Mother and child interviews were administered by master's-level clinicians trained and certified in the administration of the SCID and the K-SADS-PL in accordance with the standards of the biometrics division of the New York State Institute. Interviewers achieved 100 percent concordance with a certified SCID rater for primary diagnosis and presence or absence of comorbidity on four consecutive, taped interviews.
Descriptive approaches were used to present data characterizing frequencies of diagnoses and demographic variables. Chi square analyses (for categorical variables) or independent-sample t tests (for continuous variables) were used to compare mothers with and without a diagnosis on measures of symptom severity, impairment, social support, and the diagnoses and CBCL scores of their children. Two-tailed significance alpha was set at .05.
Demographic characteristics and referral source
Demographic characteristics of mothers are shown in t1. Participants were mostly Caucasian, reflecting the ethnic composition of the rural county where this research was conducted. The mean±SD age of the children at entry to the study was 11.8±3.4 years. Of the 222 children, 92 (41 percent) were female.
The most common source of referral to the mental health clinic was the family itself (82 participants, or 37 percent). Other sources of referral included the school system (40 participants, or 18 percent), juvenile justice (four participants, or 2 percent), child protective services (16 participants, or 7 percent), and a primary care provider or pediatrician (27 participants, or 12 percent). Thirty-four participants (15 percent) endorsed the category of "other" source of referral; information on referral source was missing for 19 participants (9 percent).
Lifetime and current maternal psychiatric diagnoses
As can be seen from t2, 79 percent of mothers interviewed met SCID criteria for at least one lifetime axis I diagnosis; 61 percent met criteria for at least one current axis I diagnosis. A quarter of the sample (N=57) met criteria for both a current depressive disorder and a current anxiety disorder.
Mothers with and without a current diagnosis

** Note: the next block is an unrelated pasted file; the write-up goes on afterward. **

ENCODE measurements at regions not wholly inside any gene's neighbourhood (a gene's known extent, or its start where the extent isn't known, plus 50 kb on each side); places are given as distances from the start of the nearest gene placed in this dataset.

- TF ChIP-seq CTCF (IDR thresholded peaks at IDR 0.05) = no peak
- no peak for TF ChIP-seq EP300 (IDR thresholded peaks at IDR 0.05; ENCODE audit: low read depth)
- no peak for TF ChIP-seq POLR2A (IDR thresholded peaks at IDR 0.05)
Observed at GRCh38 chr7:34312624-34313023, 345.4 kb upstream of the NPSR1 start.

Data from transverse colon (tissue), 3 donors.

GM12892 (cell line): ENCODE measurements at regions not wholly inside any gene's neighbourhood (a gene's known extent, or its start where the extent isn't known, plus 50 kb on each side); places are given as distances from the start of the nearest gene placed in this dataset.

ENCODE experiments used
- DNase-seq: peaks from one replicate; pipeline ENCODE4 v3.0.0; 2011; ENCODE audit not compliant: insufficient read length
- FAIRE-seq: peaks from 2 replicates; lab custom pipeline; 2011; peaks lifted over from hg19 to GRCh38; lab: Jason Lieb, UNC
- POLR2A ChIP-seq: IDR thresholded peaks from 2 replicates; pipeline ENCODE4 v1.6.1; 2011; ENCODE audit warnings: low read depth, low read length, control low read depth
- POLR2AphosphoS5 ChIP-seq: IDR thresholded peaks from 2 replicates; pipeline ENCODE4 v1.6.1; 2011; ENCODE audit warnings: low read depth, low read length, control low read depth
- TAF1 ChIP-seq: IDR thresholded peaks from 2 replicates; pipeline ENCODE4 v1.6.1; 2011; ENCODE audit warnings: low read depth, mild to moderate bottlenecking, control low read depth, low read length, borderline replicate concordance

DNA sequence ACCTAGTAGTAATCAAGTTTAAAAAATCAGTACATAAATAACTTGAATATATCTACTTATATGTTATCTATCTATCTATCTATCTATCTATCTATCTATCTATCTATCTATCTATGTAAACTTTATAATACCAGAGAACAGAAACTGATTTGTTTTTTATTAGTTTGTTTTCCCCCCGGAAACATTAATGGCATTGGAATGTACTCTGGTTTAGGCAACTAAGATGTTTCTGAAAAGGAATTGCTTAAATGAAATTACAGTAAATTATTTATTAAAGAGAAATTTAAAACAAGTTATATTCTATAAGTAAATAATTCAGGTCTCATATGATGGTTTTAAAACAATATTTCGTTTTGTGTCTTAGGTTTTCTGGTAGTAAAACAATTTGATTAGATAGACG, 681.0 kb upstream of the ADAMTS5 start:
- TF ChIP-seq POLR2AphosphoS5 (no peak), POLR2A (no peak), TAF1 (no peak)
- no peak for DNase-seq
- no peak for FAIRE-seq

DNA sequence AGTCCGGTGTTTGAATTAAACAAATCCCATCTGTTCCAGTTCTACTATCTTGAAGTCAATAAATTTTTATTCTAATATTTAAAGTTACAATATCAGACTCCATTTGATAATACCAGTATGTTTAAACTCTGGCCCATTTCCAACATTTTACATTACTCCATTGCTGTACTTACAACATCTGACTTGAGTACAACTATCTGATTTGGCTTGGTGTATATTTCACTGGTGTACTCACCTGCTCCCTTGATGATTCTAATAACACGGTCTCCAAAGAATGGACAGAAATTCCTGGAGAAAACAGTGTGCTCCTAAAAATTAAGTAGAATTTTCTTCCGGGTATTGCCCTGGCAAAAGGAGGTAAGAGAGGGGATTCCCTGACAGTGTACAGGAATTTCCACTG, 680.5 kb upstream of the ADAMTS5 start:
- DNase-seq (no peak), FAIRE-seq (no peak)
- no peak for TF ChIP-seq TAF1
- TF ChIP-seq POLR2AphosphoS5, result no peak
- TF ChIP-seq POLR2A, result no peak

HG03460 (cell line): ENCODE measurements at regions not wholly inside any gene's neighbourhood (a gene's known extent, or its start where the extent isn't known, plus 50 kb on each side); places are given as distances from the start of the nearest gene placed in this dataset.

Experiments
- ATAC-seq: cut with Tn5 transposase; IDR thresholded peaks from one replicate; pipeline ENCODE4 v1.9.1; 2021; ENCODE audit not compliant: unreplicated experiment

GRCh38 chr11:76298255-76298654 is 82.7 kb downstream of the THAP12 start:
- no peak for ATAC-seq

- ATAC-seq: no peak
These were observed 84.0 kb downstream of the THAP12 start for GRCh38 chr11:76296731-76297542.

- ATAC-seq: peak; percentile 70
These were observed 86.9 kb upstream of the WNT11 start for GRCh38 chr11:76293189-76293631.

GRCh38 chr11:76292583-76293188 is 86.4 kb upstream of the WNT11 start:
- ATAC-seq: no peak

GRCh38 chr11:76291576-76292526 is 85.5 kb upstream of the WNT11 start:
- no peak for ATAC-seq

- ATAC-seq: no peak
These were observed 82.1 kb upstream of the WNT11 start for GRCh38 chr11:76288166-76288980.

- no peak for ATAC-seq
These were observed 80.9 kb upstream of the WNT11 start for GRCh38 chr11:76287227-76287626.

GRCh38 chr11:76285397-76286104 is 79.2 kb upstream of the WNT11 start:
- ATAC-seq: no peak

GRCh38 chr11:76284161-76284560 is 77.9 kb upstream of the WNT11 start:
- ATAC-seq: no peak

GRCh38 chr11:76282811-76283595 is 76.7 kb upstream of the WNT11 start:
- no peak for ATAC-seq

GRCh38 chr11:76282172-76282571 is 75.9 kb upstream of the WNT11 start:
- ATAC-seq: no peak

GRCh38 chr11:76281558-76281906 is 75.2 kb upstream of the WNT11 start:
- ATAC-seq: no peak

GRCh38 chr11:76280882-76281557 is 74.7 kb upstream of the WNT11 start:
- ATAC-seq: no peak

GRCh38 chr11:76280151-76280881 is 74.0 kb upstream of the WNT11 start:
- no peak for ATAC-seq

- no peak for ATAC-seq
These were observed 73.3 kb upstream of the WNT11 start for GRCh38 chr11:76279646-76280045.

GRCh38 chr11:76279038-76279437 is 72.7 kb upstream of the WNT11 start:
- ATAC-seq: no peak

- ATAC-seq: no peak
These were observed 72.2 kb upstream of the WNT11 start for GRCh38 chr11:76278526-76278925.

t3 compares mothers who met criteria for at least one current axis I disorder (N=135) with mothers who did not meet criteria for any current axis I diagnosis (N=87) on measures of functioning, social support, and symptoms. No significant differences were found on any demographic variable (age, number of children, education, marital status, ethnicity, employment status, or household composition) between mothers with a diagnosis and mothers without a diagnosis. As shown in t3, the mothers with a diagnosis had significantly worse scores on all measures of symptoms, functioning, and disability. Depression (BDI) and anxiety (BAI) symptom scores of mothers with a diagnosis were in a clinically significant range (23,24). Among the mothers with a current diagnosis, only 44 (33 percent) were currently receiving psychiatric treatment. Three of the mothers without a diagnosis (3 percent) were receiving psychiatric treatment.
Children of mothers with and without a diagnosis
t4 compares children of mothers with a diagnosis with children of mothers without a diagnosis. Groups did not differ in age or gender. Of 221 children, 167 (76 percent) of those who completed the K-SADS-PL met criteria for at least one current axis I disorder. Compared with children of mothers with no diagnosis, children of mothers with a diagnosis were more likely to meet criteria for at least one current axis I disorder (Fisher's exact test, two-sided, p=.02). They also met criteria for significantly more diagnoses on the K-SADS-PL and had significantly higher scores on several problem scales of the CBCL.
t5 compares rates of child psychopathology in offspring of mothers with and without psychiatric illness. A trend toward a higher rate of internalizing disorders was found among offspring of mothers with any diagnosis compared with offspring of mothers with no diagnosis (44 percent compared with 28 percent; χ2=3.6, df=1, p=.57). By contrast, no significant difference in rates of externalizing disorders was found between offspring of mothers with or without a psychiatric diagnosis (56 percent compared with 65 percent, respectively). Mothers with a diagnosis of depression or anxiety were significantly more likely to have children with internalizing disorders than mothers without a diagnosis of depression or anxiety (χ2=6.0, df=1, p=.01), but no significant difference was found between the two groups of offspring in rates of externalizing disorders.